Holiday Shopping Takes a Back Seat at Work
BackBy Robert Half Technology — Dec. 5, 2011Workers looking for a jumpstart on their holiday gift lists will have a harder time browsing for bargains at the office.
The majority of chief information officers interviewed by Robert Half Technology said their companies block access to online shopping sites — a number that has gone up from last year. The CIOs whose firms allow online shopping said they expect employees to spend four hours per week, on average, surfing for deals this holiday season.
The surveys were developed by Robert Half Technology, a provider of information technology professionals on a project and full-time basis. They were conducted by an independent research firm and are based on telephone interviews with more than 1,400 CIOs from companies across the United States with 100 or more employees.
CIOs were asked, “What is your company’s policy regarding employees shopping online while at work?” This year 60 percent answered yes to “block access to online shopping sites,” whereas that number was 48 percent in 2010.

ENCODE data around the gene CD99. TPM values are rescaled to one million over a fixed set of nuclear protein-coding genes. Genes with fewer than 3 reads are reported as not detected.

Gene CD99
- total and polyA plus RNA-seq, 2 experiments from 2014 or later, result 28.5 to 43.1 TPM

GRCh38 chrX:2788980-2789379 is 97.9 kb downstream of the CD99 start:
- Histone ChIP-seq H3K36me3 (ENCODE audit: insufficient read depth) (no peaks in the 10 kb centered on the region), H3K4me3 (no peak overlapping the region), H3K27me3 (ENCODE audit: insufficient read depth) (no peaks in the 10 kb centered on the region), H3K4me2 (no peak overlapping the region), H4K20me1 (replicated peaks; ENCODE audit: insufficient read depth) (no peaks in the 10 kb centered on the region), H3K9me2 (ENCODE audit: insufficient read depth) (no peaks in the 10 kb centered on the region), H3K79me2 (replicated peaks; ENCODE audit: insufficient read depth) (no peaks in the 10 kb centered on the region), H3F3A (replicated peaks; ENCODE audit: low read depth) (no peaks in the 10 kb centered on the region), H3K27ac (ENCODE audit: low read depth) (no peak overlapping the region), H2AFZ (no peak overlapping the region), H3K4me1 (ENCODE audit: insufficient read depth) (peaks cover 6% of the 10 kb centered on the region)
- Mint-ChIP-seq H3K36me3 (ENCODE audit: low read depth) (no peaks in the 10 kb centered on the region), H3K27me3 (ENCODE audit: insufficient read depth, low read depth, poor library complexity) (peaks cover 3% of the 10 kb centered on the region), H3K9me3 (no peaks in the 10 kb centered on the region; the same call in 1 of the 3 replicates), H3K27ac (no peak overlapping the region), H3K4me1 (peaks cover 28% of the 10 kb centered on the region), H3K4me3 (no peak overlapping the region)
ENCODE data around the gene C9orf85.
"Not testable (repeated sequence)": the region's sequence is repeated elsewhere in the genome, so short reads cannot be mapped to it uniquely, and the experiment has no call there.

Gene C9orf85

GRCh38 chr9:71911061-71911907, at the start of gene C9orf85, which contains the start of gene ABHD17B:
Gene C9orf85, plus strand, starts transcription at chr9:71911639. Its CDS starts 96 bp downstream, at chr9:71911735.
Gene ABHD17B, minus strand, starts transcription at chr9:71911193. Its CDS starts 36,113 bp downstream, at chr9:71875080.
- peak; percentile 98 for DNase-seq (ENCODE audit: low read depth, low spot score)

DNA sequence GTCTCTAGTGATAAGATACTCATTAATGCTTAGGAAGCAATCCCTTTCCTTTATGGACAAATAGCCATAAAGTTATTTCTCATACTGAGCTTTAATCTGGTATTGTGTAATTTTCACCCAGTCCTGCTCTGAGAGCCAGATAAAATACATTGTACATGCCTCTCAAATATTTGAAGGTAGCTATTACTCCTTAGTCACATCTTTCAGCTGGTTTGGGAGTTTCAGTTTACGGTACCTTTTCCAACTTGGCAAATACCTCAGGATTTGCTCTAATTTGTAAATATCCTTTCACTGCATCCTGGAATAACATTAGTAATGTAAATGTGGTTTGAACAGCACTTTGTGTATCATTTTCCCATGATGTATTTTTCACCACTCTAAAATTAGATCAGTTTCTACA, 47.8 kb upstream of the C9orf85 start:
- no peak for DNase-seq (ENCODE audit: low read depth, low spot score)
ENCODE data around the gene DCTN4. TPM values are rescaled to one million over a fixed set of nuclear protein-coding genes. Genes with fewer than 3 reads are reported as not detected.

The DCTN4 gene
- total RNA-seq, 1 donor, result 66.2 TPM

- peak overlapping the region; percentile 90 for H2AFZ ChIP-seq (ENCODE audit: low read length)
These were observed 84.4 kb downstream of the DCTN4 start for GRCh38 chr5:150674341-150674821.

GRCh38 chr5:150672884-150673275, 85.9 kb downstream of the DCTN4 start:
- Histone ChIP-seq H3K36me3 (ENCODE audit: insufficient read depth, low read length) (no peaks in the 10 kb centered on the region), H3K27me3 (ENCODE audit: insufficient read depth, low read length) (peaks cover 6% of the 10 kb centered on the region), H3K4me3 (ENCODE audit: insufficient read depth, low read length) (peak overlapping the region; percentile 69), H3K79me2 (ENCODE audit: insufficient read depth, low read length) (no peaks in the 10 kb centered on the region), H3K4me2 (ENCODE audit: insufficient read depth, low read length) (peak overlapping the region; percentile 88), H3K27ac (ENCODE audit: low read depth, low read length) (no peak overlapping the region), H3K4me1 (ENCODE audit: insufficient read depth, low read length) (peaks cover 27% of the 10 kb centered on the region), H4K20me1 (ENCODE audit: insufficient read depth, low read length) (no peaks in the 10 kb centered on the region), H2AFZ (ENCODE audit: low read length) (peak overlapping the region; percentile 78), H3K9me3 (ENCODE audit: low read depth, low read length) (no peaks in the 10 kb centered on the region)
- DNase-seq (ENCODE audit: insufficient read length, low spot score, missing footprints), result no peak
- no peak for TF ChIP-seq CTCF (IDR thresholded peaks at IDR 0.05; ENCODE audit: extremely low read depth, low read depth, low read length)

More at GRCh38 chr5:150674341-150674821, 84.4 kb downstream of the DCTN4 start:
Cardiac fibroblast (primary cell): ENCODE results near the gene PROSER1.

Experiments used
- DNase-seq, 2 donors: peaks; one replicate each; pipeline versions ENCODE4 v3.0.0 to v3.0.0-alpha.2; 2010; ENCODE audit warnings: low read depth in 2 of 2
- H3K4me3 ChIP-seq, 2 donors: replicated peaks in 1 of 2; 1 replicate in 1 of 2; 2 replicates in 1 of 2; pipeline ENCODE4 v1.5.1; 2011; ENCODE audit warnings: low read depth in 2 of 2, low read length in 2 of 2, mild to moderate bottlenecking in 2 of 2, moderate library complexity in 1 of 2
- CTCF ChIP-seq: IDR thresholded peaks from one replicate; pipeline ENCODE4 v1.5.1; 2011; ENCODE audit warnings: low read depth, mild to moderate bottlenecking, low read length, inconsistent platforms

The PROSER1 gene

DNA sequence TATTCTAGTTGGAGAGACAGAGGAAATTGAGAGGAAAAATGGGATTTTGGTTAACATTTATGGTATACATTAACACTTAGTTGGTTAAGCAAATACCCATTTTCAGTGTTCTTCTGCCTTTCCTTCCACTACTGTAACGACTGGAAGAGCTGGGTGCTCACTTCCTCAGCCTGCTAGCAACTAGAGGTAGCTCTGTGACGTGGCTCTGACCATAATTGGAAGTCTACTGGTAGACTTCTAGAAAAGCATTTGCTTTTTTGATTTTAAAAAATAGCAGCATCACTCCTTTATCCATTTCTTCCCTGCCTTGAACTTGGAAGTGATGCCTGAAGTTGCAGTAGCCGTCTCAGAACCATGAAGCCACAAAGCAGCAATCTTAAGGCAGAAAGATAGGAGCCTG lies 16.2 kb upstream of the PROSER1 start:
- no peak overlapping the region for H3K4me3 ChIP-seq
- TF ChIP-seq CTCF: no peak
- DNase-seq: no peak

Twenty-three percent said they allow access but monitor for excessive use in 2011, compared to 34 percent last year. Meanwhile, just 13 percent say they allow unrestricted access — a 1 percent decrease from last year.
“With an increasing number of firms blocking access to shopping sites, many employees may turn to mobile devices to shop at the office,” said John Reed, executive director of Robert Half Technology, explaining that it would behoove them to exercise caution. “Spending excessive time on non-business activities while at work raises a red flag for employers.”
Robert Half Technology offers four tips to help professionals avoid getting on their company's “naughty list” this holiday season:
1. Play by the rules. If your employer allows shopping at work, know your company's policy — including sites or hours to avoid — before searching for deals online.
2. Buy rather than browse. A liberal computer use policy is no excuse to spend the day filling your shopping cart. If your company allows occasional online buying, limit your activity to quick transactions.
3. Don't get stuck on your smartphone. Mobile devices can make it easy to get around a strict online shopping policy, but always put work first.
4. Exercise caution. Any offer that looks too good to be true probably is. Avoid links or sites that could infect your company's network with phishing attacks or viruses.
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